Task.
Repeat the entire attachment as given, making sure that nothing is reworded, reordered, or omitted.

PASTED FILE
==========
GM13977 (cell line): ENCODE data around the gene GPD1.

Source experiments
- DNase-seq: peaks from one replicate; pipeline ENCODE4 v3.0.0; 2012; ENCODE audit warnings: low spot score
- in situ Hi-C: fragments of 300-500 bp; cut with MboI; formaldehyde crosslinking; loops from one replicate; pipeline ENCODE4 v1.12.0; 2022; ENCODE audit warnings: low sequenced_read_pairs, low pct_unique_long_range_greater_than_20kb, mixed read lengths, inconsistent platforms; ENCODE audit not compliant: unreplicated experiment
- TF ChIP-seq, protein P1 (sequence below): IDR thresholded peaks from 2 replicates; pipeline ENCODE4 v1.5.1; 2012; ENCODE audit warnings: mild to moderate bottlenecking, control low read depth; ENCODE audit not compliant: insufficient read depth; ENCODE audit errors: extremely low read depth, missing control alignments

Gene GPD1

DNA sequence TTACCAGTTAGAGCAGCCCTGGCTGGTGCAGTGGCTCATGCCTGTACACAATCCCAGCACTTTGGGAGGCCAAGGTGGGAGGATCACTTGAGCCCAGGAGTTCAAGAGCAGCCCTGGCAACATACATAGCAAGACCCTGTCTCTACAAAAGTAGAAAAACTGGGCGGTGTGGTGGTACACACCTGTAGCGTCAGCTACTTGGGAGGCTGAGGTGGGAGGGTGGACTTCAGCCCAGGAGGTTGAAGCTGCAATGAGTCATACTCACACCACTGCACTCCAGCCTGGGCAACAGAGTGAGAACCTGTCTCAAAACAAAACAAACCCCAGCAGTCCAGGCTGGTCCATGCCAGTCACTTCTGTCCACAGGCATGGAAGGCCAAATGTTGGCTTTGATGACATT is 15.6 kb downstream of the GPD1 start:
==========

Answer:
GM13977 (cell line): ENCODE data around the gene GPD1.

Source experiments
- DNase-seq: peaks from one replicate; pipeline ENCODE4 v3.0.0; 2012; ENCODE audit warnings: low spot score
- in situ Hi-C: fragments of 300-500 bp; cut with MboI; formaldehyde crosslinking; loops from one replicate; pipeline ENCODE4 v1.12.0; 2022; ENCODE audit warnings: low sequenced_read_pairs, low pct_unique_long_range_greater_than_20kb, mixed read lengths, inconsistent platforms; ENCODE audit not compliant: unreplicated experiment
- TF ChIP-seq, protein P1 (sequence below): IDR thresholded peaks from 2 replicates; pipeline ENCODE4 v1.5.1; 2012; ENCODE audit warnings: mild to moderate bottlenecking, control low read depth; ENCODE audit not compliant: insufficient read depth; ENCODE audit errors: extremely low read depth, missing control alignments

Gene GPD1

DNA sequence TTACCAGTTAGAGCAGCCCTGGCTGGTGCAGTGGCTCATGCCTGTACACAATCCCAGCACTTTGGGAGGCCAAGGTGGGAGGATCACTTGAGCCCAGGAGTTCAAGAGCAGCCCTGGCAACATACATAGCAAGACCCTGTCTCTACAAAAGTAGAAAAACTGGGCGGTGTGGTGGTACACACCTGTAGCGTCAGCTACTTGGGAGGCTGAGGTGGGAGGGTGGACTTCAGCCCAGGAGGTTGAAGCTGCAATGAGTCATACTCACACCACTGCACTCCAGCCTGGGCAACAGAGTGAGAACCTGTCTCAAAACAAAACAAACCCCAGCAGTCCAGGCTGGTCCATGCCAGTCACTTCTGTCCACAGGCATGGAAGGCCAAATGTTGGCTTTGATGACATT is 15.6 kb downstream of the GPD1 start: